The alkaline comet assay performed according to the modified OECD TG 489 protocol (5). Triplicate slides were prepared per treatment. Incubated cells were harvested, centrifuged and gently resuspended in 1 mL of DPBS. Cells were then centrifuged at 12,000 rpm for 5 min and the cell pellet was mixed with 180 μL of 0.5% (w/v) low melting agarose and 55 μL was immediately pipette onto the comet slide. These slides were refrigerated (4°C) for more than 20 min. The slides were immersed in 250 mL chilled lysis solution with 10 mM dithiothreitol (DTT) for 1 h in a refrigerator. After lysis, the slides were washed twice with distilled water (DW) for 10 min. The slides were then incubated in alkaline buffer (0.3 M NaCl, 1 mM EDTA) for 20 min in the dark at 4°C. Electrophoresis as performed at 21 V and 300 mA for 20 min. After that, the slides were washed twice with DW for 5 min. The slides were then immersed for 5 min in ethanol. Slides were air-dried at room temperature in the dark. Immediately before scoring, slides were stained with 55 μL SYBR green (1 : 10,000 dilution of liquid concentrate). Slides were analyzed using a fluorescence microscope (Leica Microsystems, Wetzlar, Germany) at 40× magnification. For each sample, 50 comets per slide were analyzed, with three slides scored per sample. The percentage of tail DNA and Olive tail moment (OTM) was measured according to the DNA damage degree using computer software (Komet 5.5, Kinetic Imaging, Liverpool, UK) with a fluorescence microscope (DM-4000B, Leica Microsystems).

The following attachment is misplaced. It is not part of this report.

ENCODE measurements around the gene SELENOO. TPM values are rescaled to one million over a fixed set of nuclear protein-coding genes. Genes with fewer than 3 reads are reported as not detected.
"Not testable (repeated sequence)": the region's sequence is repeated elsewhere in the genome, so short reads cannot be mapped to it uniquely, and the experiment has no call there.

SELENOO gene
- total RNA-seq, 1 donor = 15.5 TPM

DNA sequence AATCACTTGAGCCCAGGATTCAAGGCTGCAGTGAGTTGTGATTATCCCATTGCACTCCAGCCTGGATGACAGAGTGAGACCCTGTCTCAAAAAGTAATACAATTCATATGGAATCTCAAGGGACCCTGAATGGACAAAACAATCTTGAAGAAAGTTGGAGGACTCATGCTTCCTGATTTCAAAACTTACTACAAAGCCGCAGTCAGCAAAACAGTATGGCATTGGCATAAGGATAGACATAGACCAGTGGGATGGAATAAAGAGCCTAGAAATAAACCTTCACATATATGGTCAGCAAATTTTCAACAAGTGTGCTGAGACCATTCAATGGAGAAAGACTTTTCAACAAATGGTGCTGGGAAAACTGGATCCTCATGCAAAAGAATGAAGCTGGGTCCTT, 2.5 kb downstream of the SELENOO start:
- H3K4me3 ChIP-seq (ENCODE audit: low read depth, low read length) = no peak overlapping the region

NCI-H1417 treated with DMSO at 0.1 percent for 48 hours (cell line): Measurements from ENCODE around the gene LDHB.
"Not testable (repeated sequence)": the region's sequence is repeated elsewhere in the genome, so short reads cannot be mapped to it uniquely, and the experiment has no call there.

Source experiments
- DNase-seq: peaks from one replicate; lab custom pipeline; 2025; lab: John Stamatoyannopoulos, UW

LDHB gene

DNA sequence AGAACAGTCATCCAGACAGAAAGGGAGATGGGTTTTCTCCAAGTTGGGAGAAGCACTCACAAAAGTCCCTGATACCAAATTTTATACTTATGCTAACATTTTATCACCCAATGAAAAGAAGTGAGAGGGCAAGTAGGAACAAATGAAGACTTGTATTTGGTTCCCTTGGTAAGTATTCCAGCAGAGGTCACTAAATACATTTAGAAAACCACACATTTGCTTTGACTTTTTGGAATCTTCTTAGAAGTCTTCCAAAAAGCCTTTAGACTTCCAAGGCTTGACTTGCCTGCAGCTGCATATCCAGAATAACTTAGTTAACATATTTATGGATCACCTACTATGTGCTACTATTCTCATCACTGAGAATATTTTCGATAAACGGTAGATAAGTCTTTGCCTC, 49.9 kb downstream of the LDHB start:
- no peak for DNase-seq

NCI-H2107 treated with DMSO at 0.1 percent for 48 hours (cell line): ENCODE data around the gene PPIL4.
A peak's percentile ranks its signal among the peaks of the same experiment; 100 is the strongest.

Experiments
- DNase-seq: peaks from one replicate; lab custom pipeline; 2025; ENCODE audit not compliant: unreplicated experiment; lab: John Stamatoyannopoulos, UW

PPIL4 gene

Annexin V, PI staining and TUNEL assay

Annexin V measured with Annexin V-Cy3 apoptosis detection kit to examine apoptosis. After treatment of HU for 24 h, cells were washed with DPBS and centrifuged at 1,300 rpm for 5 min. This process was repeated two times. After supernatant was removed, 500 μL binding buffer was added. Cells were then stained with 5 μL Annexin V-Cy3. The fluorescent intensity of the cells (10,000 events/sample) was measured using FACSCalibur (BD biosciences, Mountain View, CA, USA).

After treatment of HU for 24 h, cells were washed with DPBS and centrifuged at 1,300 rpm for 5 min. This process was repeated two times. Cells were then stained with 500 μL RNase (0.1 mg/mL) and 500 μL PI (2 mg/mL) for 20 min. The fluorescent intensity of the cells (10,000 events/sample) was measured by using FACSCalibur (BD biosciences).